Daniel Day-Lewis’s Chart In His Own Words
|Daniel Day-Lewis as Abraham Lincoln.|
Sitting in a darkened cinema and watching Daniel Day-Lewis filling up and spilling out of the screen is a pleasure: sometimes terrifying, sometimes heartbreaking, always visceral.
He’s an actor who gets right into your guts.
There’s no time of birth for him, but I’d put money on around 10.30am, putting his Moon exactly opposite Neptune, planet of illusion and delusion, and Pisces, Neptune’s sign on the MC, the career angle.
“I suppose I have a highly developed capacity for self-delusion, so it`s no problem for me to believe I`m somebody else.”
Day-Lewis was born on the day of the New Moon in Taurus, the sign of the builder. Taurus is slow, cautious and constructive.
“I like taking a long time over things and I believe that it’s the time spent away from the work that allows me to do the work itself.”
|birth time unknown|
Electrifying Uranus, the planet of difference is in a T-square with the Neptune-Moon-Sun opposition, drawing the energy out and pulling it taut like the string on a bow. If Uranus is in the first house, then we, the audience, are the targets of that arrow. Uranus is the planet of the outsider too. Many of his best roles – from Johnny in My Beautiful Launderette to Lincoln – have been as outsiders who triumph.
“If I weren’t allowed this outlet, there wouldn’t be a place for me in society.”
“Why would I want to play middle-aged middle-class Englishmen?”
Day-Lewis is a chameleon when it comes to both accent and voice; this seems to be based on a deep feeling for language. He has a conjunction of Mercury (words and voice) and Venus (beauty) in Taurus. Venus rules Taurus, of course, so she is exceptionally powerfully placed here. But what is more, this conjunction joins the South Node, the place from which we come, what we take for granted.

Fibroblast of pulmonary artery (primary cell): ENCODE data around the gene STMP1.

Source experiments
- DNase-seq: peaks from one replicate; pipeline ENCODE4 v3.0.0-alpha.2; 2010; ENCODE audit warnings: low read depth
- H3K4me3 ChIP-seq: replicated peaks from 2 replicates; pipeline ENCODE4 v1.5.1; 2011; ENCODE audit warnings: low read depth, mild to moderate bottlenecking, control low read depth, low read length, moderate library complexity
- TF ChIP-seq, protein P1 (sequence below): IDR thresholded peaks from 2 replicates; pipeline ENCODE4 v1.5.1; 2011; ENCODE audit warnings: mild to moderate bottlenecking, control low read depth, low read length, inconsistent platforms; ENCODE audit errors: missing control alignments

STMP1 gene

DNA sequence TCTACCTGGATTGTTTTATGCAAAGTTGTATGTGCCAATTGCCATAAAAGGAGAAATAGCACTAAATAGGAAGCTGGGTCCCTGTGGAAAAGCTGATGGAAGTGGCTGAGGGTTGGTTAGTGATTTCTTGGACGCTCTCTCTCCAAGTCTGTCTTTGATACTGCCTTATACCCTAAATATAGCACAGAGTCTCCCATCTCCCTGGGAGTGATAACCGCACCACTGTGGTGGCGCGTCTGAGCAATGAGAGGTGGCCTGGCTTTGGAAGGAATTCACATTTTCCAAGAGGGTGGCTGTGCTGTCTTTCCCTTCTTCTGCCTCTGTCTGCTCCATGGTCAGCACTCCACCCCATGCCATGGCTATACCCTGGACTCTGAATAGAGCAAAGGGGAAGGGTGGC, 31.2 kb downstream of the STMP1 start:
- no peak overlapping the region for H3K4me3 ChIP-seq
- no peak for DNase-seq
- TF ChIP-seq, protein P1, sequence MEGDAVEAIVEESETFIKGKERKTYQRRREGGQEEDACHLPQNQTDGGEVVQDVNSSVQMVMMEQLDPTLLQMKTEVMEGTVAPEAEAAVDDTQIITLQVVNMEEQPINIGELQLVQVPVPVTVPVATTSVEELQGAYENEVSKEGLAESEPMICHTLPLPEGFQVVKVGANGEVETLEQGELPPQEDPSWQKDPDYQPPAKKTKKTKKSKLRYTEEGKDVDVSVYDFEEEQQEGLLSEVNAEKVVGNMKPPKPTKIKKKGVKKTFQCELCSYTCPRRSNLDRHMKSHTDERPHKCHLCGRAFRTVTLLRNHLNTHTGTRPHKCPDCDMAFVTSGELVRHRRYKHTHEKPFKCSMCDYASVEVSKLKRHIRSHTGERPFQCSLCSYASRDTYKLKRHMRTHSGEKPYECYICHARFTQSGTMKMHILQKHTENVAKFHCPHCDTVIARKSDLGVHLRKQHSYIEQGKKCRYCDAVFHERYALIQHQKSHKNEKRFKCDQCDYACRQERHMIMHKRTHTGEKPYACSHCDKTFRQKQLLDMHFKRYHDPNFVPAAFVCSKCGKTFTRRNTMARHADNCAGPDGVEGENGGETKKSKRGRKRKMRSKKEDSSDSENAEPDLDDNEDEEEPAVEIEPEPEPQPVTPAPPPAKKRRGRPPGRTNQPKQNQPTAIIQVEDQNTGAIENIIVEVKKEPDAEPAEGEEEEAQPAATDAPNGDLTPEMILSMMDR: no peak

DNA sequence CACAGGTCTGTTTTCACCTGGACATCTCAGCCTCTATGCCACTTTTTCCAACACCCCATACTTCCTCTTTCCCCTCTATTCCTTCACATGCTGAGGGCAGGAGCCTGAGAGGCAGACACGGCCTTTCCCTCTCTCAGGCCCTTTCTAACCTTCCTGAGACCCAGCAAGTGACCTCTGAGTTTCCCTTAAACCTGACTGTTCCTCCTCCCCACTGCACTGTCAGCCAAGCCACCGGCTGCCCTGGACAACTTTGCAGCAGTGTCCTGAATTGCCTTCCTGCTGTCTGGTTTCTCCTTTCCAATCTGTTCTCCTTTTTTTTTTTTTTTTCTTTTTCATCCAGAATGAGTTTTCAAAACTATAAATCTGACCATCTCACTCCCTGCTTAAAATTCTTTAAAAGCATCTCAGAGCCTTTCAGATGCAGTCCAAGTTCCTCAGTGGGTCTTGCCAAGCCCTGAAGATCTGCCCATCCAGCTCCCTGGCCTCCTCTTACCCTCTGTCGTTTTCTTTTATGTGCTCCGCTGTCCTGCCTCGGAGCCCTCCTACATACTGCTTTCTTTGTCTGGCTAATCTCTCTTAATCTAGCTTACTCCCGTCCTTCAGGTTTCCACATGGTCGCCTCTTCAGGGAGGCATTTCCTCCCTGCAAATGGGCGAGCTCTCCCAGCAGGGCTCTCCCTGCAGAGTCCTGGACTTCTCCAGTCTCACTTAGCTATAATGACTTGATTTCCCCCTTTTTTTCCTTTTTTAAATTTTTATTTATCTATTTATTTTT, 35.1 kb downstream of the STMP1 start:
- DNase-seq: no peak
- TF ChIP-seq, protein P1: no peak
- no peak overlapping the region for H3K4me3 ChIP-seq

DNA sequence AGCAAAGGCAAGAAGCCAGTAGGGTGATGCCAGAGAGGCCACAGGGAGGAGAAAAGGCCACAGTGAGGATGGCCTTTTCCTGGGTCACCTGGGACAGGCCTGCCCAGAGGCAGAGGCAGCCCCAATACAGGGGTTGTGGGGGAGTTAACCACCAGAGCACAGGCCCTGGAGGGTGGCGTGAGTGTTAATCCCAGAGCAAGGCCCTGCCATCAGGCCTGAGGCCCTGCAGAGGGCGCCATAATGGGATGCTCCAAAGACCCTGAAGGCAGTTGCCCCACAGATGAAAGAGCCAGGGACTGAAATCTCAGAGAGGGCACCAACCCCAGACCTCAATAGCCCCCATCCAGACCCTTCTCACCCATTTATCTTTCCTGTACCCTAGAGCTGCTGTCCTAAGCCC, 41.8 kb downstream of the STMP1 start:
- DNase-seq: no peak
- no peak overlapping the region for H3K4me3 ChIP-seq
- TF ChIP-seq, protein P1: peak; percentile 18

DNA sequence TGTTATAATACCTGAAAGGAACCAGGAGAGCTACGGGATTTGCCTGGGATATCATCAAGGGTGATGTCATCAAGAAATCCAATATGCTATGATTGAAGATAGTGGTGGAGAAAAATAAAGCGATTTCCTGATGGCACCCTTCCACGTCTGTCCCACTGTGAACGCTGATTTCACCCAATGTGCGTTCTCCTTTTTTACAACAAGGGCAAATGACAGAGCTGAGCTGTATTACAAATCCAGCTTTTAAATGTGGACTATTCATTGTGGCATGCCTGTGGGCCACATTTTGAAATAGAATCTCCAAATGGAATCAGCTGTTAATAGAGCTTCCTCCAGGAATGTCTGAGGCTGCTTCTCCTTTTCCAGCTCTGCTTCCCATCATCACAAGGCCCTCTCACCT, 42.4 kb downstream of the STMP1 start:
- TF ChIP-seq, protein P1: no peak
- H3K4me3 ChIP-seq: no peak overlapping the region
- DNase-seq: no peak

|Venus in Taurus loves clothes. And no wonder he liked wearing|
this clobber. Sandy Powell deservedly
won the Best Costumes Oscar for Gangs of New York.
“I come from not just a household but a country where the finesse of language, well-balanced sentence, structure, syntax, these things are driven into us, and my parents, bless them, are great custodians of the English language.”
That earthy Mercury-Venus throws a trine to a Jupiter in the sign of craft, Virgo. Day-Lewis legendarily works very, very hard at his roles, reading around the parts, staying in character throughout the shoot. For The Age of Innocence, he strolled around New York for months in 19th century costume.
In other words, as you would expect from sensual Taurus Sun, he needs to feel the part physically. It’s interesting that he’s played several real characters – Christy Brown, Gerry Conlon and now Lincoln. Two of which gained him a gong.
“For a few years at school I tried to play the roles they wanted me to play, but it became less and less interesting to ponce around the place. Even now, when I sometimes think of doing a play, I think of rehearsal rooms and people hugging and everyone talking over cups of coffee because they are nervous. It’s both very touching and it makes me a little nauseous and claustrophobic. Too much talk. I don`t rehearse at all in film if I can help it. In talking a character through, you define it. And if you define it, you kill it dead.”
Thus speaks Mercury in Taurus, opposite North Node in Scorpio. He’s using the Taurus physicality as a platform to explore the Scorpio emotional depth. (This would also fit with a possible Cancer Rising.)
“I prefer the abstract concept of incoherence in the face of great feeling to beautiful, full sentences that convey little emotion.”
An interesting point of view for the son of a poet-laureate.
Finally, with Saturn in Sagittarius, work needs to be a big adventure for him. It needs to broaden his horizons every time.
“I avoid talking about the way I work. But in avoiding it I seem only to have encouraged people to focus their fantasies about me in an ever more fantastical way.”
Better stop there then.
PS. Day-Lewis is having an exact – to the minute – nodal return today, the day he won his third Oscar.